The Real Prize: Supremes Gut EPA

June 30, 2022

And possibly opening the way to destroy the government’s ability to regulate anything at all.

And that’s really what this whole 40 year effort has been about. The billionaires who funded this effort from the start feel that no one should be able to tell the rich and powerful what to do, about anything, ever.

New York Times:

WASHINGTON — The Supreme Court on Thursday limited the Environmental Protection Agency’s ability to regulate carbon emissions from power plants, dealing a blow to the Biden administration’s efforts to address climate change.

The vote was 6 to 3, with the court’s three liberal justices in dissent, saying that the majority had stripped the E.P.A. of “the power to respond to the most pressing environmental challenge of our time.”

The ruling appeared to curtail the agency’s ability to regulate the energy sector, limiting it to measures like emission controls at individual power plants and, unless Congress acts, ruling out more ambitious approaches like a cap-and-trade system at a time when experts are issuing increasingly dire warnings about the quickening pace of global warming.

The implications of the ruling could extend well beyond environmental policy and further signal that the court’s newly expanded conservative majority is deeply skeptical of the power of administrative agencies to address major issues facing the nation and the planet.

That skepticism has been evident in recent decisions arising from the coronavirus pandemic. The court ruled, for instance, that the Centers for Disease Control and Prevention was not authorized to impose a moratorium on evictions and that the Occupational Safety and Health Administration was powerless to tell large employers to have their workers be vaccinated or undergo frequent testing.

The question before the justices in the new case, West Virginia v. Environmental Protection Agency, No. 20-1530, was whether the Clean Air Act allowed the E.P.A. to issue sweeping regulations across the power sector. More broadly, the court was asked to address whether Congress must “speak with particular clarity when it authorizes executive agencies to address major political and economic questions.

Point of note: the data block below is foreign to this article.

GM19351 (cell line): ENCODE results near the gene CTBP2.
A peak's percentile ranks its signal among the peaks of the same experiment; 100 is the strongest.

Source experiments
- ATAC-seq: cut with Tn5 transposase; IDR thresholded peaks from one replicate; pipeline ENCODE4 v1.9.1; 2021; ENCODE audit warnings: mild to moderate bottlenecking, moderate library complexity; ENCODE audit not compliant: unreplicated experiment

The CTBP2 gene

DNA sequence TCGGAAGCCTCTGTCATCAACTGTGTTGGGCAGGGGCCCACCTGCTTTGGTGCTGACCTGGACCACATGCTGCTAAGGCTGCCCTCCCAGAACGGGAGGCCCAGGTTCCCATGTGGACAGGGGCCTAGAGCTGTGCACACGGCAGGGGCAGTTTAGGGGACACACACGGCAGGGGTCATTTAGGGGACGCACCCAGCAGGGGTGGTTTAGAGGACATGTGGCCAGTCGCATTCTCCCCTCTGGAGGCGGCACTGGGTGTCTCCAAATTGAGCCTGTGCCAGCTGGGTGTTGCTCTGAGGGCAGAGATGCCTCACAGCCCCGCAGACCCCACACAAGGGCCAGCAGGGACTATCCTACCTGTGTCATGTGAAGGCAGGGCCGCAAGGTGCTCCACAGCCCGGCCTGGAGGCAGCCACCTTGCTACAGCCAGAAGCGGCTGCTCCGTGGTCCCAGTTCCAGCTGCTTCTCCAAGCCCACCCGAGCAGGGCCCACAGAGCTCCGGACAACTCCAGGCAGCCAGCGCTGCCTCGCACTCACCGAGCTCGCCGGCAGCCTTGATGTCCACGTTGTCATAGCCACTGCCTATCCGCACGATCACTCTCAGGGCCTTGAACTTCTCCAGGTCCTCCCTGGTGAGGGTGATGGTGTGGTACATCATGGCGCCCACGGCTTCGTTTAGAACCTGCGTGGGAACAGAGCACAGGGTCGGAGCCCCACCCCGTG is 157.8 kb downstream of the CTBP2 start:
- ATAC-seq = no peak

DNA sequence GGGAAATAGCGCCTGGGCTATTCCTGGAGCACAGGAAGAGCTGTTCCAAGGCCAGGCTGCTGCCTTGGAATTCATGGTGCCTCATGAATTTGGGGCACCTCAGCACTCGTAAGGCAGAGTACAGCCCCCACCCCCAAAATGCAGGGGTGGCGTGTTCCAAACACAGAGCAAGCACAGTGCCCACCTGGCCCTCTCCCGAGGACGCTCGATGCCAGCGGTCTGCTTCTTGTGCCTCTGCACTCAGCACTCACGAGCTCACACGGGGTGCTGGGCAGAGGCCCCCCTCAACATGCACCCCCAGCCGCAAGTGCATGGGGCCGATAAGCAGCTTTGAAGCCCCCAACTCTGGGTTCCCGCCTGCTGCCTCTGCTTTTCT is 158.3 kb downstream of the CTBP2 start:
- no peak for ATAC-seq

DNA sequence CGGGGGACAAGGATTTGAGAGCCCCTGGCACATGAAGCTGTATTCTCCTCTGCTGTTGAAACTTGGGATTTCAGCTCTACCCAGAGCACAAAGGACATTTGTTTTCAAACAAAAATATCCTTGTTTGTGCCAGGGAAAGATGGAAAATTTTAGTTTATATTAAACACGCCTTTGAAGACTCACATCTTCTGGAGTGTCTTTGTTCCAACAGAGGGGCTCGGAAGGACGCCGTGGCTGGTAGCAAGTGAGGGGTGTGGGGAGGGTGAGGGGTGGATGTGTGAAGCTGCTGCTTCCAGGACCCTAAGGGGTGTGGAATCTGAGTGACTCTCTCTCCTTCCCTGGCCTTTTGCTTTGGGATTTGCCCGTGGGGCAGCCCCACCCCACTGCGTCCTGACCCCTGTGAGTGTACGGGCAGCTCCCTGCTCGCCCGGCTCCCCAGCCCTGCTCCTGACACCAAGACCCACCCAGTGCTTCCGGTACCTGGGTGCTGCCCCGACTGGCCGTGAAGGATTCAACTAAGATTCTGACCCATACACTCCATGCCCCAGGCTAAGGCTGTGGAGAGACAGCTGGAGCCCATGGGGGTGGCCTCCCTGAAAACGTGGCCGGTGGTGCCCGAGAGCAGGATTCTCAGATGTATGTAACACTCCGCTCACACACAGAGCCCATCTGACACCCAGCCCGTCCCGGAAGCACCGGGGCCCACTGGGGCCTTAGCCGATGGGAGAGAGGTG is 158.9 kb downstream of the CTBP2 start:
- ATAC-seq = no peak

The court has called this inquiry the “major questions doctrine.”

Axios:

The Supreme Court on Thursday imposed major constraints on the breadth of EPA’s authority to limit carbon emissions from power plants.

Why it matters: The 6-3 ruling in West Virginia v. EPA will likely make it harder for the Biden administration to meet its climate targets — and may tie the hands of future administrations that want to take aggressive action on climate change.

Driving the news: The court said EPA lacks wide latitude under the current Clean Air Act to force changes in the country’s power mix that speed movement toward zero-carbon tech.

  • “Congress did not grant EPA in Section 111(d) of the Clean Air Act the authority to devise emissions caps based on the generation shifting approach the Agency took in the Clean Power Plan,” the conservative majority wrote in West Virginia v. EPA.
  • Chief Justice John Roberts wrote the opinion, joined by justices Samuel Alito, Neil Gorsuch, Brett Kavanaugh and Amy Coney Barrett. The three liberal justices, Elena Kagan, Sonia Sotomayor and Stephen Breyer, dissented.
  • The decision follows a major scientific report on the fast-closing window to prevent some of the most dangerous effects of global warming, which is already causing substantial harm.

The big picture: The new limits on executive power come as President Biden’s huge clean energy investment package has stalled in Congress.

  • That puts a heavier burden on the federal agencies to cut planet-warming emissions with existing authorities, which now face new constraints.
  • The administration’s climate goals include a 50% cut in economy-wide greenhouse gas emissions by 2030 and a fully decarbonized electricity sector by 2035.
  • Power plants are the second-largest source of U.S. greenhouse gas emissions. 
  • The administration is in the process of writing regulations for these facilities.

Catch up fast: The case stems from lower court battles over Obama-era rules to cut carbon emissions from coal-fired power plants, and a more modest Trump-era replacement.

  • Neither regulation is in effect. But last year, GOP-led states and coal companies successfullypetitioned the court to hear cases on the scope of EPA’s power.

What we’re watching: How EPA will seek to cut emissions from coal-fired power plants in light of the ruling.

  • In March, EPA Administrator Michael Regan said the agency’s plans include indirectly tackling CO2 with rules that target air and water pollution.

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3 Responses to “The Real Prize: Supremes Gut EPA”

  1. Ron Benenati Says:

    So about your post earlier this week about “optimism”………
    These days I just hope I see justice in my lifetime.


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